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Through all the annals of great rivalry there may never have been more unwilling participants than the students and alumni of the University of New Mexico, who regard the adherents of New Mexico State with much the same respect that Tom the cat held for Jerry the mouse. Their conversations about the school to the south are only grudgingly offered, and even then contempt mingles with indifference, while smiles, chuckles and a lot of listen-you've-got-to-hear-this-one talk infiltrates the air. If Navy pulled a Pueblo every week, Army would act like this.
Last week, however, New Mexico met New Mexico State twice in basketball, back to back, your place my place, and talk came cheap. The Aggies of State were 16 and 0, undefeated, rated high up in the polls, just where New Mexico's Lobos were supposed to be, and were beginning to usurp much of the attention and territorial publicity that once belonged to UNM alone. Just as Tom took Jerry seriously only after the latter had stolen the milk, the cheese and the mousetrap, so New Mexico had to reassess its own philosophy.
Instantly, in the tunnel leading to the Aggie floor in Las Cruces that first game night, the Lobos understood all of this, and their insouciant vanity disappeared. Greg (Stretch) Howard was responsible. Waiting impatiently in line, staring at the floor, he barked, "Let's go," and pushed the teammate in front. In a moment the Lobos were rambling onto the floor, arrogant but determined, with their names and the outline of the state on their backs, their pride and domination of the game on the line. They were about to tell New Mexico State, Mi casa no es su casa. The Lobos were ready.
In the weeks leading up to this game New Mexico's preparedness was suspect. The team won the Western Athletic Conference championship last season, when it was not expected to, and defeated State twice. But in the NCAA regional tournament on its home floor in Albuquerque, New Mexico was beaten in two games, the second time by the much-ridiculed Aggies. This year, with two fine sophomores coming in, the Lobos were supposed to be winning the league easily, but they were not.
Coach Bob King soon developed problems with his three big men, Ron Sanford, sophomore Willie Long and Howard, who were moody, sulky and reluctant to share playing time. Little Petie Gibson, the 5'7" rookie playmaker, had trouble adjusting to King's deliberate offense, and the Lobos—an otherwise brobdingnagian group with little finesse—lost six road games, including their first three league contests. Further, Howard's behavior grew so erratic—among his transgressions was a traffic ticket, supposedly for driving while watching, through the rearview mirror, a TV set installed in the back seat of his car—that King, fed up, suspended him for "smoking." The Lobos were without their best player for six games (two of which they lost) until King finally took Howard back. That didn't help much—New Mexico lost three of its last four before the State games, and the team appeared finished for the year.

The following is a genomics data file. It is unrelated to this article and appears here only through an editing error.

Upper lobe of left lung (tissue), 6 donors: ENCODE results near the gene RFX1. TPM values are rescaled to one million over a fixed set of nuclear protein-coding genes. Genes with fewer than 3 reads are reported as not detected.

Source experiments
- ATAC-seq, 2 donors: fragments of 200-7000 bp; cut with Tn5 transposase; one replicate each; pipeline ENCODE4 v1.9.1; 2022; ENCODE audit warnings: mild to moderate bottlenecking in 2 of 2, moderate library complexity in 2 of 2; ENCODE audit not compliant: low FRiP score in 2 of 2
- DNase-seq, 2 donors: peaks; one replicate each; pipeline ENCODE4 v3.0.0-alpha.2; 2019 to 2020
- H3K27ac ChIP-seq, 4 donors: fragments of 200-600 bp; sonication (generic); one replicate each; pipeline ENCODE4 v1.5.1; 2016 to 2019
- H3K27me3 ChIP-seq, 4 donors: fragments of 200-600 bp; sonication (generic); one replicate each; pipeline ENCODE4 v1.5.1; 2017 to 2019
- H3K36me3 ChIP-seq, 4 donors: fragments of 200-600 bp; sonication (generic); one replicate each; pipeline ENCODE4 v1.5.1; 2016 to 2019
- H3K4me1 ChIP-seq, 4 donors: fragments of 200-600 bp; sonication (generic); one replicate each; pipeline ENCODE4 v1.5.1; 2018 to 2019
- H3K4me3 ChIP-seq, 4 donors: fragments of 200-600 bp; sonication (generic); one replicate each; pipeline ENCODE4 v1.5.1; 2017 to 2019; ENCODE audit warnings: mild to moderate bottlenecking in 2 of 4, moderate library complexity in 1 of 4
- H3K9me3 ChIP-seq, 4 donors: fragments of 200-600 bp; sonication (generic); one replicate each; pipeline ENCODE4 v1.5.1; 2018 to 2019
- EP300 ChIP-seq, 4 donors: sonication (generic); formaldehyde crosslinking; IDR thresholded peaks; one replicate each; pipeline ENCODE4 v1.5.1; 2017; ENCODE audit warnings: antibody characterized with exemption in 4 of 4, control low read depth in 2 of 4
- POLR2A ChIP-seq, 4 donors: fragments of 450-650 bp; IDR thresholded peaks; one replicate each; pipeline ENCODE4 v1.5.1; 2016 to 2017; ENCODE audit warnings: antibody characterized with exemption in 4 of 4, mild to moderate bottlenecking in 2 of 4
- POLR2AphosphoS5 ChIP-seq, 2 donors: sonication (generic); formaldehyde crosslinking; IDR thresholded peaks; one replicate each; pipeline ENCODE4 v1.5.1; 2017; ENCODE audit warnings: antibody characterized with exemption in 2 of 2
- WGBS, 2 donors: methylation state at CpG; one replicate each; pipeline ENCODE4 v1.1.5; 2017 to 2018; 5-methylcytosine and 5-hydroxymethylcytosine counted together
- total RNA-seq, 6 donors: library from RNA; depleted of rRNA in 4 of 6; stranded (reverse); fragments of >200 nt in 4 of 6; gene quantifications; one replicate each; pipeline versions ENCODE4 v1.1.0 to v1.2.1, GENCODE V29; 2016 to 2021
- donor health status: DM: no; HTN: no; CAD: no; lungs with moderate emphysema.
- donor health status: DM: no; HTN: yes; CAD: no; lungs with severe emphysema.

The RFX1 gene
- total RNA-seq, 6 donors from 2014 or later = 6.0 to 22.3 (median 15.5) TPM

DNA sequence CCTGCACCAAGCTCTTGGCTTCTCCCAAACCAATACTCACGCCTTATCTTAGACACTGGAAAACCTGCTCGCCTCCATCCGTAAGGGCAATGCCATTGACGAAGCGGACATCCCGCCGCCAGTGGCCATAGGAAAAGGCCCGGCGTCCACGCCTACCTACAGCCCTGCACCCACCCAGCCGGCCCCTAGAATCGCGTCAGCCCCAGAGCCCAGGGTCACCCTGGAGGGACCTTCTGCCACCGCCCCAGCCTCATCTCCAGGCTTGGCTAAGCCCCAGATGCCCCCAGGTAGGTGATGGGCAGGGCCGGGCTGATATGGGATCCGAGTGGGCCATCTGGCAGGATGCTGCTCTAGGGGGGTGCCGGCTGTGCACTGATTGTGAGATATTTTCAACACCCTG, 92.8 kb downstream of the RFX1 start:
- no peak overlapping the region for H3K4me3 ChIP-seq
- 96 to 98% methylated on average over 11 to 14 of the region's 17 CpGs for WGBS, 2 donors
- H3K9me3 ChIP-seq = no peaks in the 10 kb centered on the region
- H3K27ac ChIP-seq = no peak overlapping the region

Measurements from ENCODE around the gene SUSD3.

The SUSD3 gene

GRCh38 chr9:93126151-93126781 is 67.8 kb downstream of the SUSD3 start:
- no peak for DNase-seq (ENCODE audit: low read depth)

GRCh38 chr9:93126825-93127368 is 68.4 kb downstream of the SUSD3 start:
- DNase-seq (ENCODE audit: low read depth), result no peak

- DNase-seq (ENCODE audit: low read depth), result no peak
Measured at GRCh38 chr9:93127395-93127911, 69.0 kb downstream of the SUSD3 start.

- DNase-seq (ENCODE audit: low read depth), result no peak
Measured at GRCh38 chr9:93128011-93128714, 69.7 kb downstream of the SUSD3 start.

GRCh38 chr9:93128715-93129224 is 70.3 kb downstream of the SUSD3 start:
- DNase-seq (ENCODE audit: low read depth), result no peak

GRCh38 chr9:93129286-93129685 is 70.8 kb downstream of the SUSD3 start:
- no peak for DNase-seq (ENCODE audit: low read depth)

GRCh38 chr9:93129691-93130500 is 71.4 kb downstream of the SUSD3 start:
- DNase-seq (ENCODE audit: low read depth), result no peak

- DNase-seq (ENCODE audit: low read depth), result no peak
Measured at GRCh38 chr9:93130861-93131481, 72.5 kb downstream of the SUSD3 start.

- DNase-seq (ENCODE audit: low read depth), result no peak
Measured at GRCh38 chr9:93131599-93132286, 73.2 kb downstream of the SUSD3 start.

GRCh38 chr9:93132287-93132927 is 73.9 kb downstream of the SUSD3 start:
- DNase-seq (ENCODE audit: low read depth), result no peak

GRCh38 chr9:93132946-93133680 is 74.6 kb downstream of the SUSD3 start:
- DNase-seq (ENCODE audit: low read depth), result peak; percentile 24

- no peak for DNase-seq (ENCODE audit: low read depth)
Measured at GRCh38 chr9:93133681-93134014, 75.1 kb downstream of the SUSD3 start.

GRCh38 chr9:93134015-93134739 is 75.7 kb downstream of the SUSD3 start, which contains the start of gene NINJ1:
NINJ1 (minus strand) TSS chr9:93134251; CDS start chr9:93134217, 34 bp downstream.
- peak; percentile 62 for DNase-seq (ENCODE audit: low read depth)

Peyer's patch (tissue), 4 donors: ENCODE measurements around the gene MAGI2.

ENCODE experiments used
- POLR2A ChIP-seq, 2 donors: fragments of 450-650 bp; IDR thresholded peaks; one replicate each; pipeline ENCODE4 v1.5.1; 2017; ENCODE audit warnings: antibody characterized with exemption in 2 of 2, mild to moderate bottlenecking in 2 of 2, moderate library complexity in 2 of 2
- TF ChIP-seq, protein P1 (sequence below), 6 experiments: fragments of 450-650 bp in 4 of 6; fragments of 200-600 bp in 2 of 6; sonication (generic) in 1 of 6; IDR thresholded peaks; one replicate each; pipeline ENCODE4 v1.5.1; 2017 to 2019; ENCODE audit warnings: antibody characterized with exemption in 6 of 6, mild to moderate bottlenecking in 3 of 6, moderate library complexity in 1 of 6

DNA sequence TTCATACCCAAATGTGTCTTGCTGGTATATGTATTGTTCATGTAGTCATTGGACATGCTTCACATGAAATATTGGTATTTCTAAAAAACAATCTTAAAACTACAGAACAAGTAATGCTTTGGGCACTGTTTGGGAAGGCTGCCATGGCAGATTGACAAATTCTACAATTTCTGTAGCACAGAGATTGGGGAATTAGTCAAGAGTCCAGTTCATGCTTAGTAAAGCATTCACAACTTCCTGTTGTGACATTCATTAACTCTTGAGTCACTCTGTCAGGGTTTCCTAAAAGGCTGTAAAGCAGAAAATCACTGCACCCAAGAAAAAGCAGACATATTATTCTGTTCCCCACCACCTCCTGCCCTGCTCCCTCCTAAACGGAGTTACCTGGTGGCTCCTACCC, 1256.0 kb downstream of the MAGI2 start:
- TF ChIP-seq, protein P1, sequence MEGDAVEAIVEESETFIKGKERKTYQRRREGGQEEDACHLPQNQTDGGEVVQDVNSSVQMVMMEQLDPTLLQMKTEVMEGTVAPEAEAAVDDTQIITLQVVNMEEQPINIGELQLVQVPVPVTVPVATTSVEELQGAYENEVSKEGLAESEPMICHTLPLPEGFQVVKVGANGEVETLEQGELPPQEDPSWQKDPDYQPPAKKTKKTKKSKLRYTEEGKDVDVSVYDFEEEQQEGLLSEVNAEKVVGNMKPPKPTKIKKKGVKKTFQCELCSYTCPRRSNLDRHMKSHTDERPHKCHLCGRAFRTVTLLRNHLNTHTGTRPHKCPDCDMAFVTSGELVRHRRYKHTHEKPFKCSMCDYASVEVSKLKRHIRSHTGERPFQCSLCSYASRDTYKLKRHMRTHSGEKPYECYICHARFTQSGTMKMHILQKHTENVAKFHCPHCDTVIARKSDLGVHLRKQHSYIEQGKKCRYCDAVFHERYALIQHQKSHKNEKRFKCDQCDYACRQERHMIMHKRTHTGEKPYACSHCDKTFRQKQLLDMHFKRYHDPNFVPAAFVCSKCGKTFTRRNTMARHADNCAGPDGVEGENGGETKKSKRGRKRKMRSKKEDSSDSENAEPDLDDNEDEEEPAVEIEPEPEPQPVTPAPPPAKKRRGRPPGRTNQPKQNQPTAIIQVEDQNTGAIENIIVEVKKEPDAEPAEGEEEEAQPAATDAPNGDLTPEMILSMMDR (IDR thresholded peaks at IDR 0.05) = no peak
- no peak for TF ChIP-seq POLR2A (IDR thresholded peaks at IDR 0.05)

In Las Cruces, meanwhile, people were saying that Howard hadn't quit smoking and that King had taken it up. But Aggie partisans were much too preoccupied with their own team to dwell long on such gossip. Even considering a schedule that was more guacamole salad than red meat, New Mexico State, an independent, has had a remarkable year. Playing their first season in the sparkling, 13,000-seat Pan American Center, the Aggies had genuine talent in Slammin' Sam Lacey, the 6'9" center, and Guards Jimmy Collins and Charley Criss. Coach Lou Henson acknowledged his team's success graciously, but he was concerned about what he called King's "psychological advantages."
"We have to fit our games around theirs," he said, "but I would have thought he'd schedule us farther apart. I think King wanted to put us here to gain the advantage. Every year we play the first game in Las Cruces. It's always an advantage to go on the road first."
For last year's game in Las Cruces, UNM's Sanford was left at home with an eye injury—a fact extravagantly noted by the newspapers. To Henson, therefore, it seemed much too coincidental that on Tuesday of last week, the day before the first game, the Albuquerque papers headlined that Steve Shropshire, a starting forward for the Lobos, would not play because of a back injury.
"Here comes King again with his psychology," said Henson. "He says State could go unbeaten. He says these games aren't important to New Mexico. Now he says Shropshire can't play. They always get excuses before the game, then if they lose they've got them afterward. He goes overboard for that psychological edge. Personally, I think it's unethical."
"I know they're saying this is a pack of lies," said King, 250 miles to the north. "But my man can't even bend over. We'll be lucky to stay on the floor with New Mexico State."